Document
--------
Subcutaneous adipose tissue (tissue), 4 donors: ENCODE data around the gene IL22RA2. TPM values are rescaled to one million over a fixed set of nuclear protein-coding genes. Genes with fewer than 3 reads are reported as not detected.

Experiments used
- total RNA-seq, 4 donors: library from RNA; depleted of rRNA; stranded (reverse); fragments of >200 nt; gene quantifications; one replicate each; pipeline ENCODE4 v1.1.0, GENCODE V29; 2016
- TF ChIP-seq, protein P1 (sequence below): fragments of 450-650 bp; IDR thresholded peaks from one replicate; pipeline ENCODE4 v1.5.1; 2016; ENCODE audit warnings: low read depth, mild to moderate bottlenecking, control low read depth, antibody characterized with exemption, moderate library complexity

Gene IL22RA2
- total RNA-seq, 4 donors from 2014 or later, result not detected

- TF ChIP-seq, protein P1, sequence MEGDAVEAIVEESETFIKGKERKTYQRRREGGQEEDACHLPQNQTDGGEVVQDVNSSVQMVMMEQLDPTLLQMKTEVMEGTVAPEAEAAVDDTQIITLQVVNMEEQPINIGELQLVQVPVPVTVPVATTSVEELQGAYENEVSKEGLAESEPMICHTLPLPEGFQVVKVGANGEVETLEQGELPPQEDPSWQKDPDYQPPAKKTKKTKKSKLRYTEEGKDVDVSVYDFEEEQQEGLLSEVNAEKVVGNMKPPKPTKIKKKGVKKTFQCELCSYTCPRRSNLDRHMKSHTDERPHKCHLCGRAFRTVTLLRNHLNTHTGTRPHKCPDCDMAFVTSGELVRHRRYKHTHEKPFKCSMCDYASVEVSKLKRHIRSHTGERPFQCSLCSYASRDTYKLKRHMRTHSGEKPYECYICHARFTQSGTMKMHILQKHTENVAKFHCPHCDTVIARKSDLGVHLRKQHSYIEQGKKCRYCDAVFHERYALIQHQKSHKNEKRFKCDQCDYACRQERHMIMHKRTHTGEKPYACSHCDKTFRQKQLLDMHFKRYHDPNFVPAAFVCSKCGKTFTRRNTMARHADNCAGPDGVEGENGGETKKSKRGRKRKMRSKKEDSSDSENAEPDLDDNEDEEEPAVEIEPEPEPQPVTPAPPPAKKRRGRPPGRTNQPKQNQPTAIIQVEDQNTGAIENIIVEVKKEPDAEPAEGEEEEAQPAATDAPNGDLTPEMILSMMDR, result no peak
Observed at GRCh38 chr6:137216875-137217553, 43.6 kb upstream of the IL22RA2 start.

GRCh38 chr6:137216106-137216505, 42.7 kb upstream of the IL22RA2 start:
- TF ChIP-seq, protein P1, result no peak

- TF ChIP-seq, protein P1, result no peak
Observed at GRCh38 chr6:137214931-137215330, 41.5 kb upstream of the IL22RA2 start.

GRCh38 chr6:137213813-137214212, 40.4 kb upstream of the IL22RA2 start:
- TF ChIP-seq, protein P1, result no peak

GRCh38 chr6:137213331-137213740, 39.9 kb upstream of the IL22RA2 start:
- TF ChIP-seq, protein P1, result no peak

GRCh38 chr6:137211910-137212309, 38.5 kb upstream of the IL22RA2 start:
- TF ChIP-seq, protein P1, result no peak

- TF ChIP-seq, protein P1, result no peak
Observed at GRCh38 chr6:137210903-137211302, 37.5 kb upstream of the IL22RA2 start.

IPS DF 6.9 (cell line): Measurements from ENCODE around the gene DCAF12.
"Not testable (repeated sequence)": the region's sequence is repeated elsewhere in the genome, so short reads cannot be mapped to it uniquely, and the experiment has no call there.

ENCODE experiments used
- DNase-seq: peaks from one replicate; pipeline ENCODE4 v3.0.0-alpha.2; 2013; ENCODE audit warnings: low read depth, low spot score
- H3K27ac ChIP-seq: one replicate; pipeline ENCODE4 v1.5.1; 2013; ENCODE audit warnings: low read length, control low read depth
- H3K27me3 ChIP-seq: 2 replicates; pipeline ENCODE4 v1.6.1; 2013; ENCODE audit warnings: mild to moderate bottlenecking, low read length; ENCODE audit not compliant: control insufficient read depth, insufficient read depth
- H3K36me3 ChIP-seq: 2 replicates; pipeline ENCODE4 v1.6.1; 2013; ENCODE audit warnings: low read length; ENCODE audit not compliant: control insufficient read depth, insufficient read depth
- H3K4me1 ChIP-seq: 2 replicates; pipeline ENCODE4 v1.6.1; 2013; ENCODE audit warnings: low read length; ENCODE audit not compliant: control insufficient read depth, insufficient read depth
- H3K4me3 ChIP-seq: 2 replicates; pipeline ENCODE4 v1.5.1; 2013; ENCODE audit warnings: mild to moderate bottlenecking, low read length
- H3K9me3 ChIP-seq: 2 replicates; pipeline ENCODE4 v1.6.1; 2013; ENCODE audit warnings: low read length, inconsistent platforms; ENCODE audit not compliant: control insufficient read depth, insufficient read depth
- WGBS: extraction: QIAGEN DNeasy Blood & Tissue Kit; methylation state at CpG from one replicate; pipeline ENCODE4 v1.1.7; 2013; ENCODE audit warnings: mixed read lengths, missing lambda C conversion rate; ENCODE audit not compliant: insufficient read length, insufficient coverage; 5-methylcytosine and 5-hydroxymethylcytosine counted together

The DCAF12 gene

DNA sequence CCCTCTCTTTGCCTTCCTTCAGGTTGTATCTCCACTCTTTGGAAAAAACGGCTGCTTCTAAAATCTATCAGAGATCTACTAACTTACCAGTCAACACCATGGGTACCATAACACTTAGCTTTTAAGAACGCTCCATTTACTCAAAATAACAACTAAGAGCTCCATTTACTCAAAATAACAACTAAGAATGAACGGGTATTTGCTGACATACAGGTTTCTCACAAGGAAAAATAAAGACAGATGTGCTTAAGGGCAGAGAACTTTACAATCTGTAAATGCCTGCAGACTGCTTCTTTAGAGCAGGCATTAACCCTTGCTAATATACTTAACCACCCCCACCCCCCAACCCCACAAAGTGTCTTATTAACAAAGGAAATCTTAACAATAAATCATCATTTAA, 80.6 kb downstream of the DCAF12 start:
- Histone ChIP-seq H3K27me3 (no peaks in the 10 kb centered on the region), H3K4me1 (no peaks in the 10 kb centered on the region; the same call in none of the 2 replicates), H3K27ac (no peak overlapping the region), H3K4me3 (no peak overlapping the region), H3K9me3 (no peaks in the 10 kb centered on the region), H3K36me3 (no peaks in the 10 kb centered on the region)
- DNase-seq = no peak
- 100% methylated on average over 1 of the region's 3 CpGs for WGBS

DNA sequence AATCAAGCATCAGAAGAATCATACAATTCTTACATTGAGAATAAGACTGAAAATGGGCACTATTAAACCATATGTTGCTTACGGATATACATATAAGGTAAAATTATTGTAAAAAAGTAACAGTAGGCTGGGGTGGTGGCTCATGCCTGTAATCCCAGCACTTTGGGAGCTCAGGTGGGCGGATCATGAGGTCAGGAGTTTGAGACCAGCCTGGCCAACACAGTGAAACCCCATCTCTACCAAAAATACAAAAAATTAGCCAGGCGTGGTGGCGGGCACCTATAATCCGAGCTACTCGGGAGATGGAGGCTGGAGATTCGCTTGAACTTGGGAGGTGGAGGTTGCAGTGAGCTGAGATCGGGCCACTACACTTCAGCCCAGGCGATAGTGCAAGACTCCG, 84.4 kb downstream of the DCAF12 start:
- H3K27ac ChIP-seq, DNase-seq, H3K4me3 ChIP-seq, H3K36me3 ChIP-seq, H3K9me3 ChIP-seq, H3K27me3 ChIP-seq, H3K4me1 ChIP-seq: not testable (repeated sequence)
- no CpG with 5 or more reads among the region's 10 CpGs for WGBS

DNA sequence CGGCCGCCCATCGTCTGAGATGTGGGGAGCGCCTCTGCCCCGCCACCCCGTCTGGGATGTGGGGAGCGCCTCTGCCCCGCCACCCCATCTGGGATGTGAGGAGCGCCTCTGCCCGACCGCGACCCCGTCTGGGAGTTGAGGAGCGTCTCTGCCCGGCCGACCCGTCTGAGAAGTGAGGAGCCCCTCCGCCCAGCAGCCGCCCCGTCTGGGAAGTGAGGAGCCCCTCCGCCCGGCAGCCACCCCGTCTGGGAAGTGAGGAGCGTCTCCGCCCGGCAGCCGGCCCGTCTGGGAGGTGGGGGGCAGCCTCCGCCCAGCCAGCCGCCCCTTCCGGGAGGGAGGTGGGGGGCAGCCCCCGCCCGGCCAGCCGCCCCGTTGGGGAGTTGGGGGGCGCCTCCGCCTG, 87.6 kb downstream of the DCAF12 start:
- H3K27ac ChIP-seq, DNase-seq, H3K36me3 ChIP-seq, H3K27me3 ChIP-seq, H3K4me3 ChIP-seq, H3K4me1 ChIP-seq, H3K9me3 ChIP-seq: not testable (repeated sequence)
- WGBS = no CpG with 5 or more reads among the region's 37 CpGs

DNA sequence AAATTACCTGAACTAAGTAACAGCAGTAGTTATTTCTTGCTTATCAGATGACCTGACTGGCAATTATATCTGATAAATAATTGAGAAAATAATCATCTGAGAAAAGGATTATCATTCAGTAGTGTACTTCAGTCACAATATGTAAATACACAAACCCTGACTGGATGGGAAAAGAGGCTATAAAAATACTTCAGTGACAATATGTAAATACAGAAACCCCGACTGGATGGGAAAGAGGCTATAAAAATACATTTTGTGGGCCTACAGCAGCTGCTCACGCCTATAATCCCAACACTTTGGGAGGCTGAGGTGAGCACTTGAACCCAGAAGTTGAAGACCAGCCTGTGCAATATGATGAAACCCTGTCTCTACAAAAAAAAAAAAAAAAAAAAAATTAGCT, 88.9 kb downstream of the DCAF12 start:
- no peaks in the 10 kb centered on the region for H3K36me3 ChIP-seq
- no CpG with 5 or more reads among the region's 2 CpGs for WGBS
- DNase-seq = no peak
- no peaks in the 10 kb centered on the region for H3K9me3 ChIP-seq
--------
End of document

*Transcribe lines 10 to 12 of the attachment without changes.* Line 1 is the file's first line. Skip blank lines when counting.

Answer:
- TF ChIP-seq, protein P1, result no peak

- TF ChIP-seq, protein P1, result no peak
Observed at GRCh38 chr6:137214931-137215330, 41.5 kb upstream of the IL22RA2 start.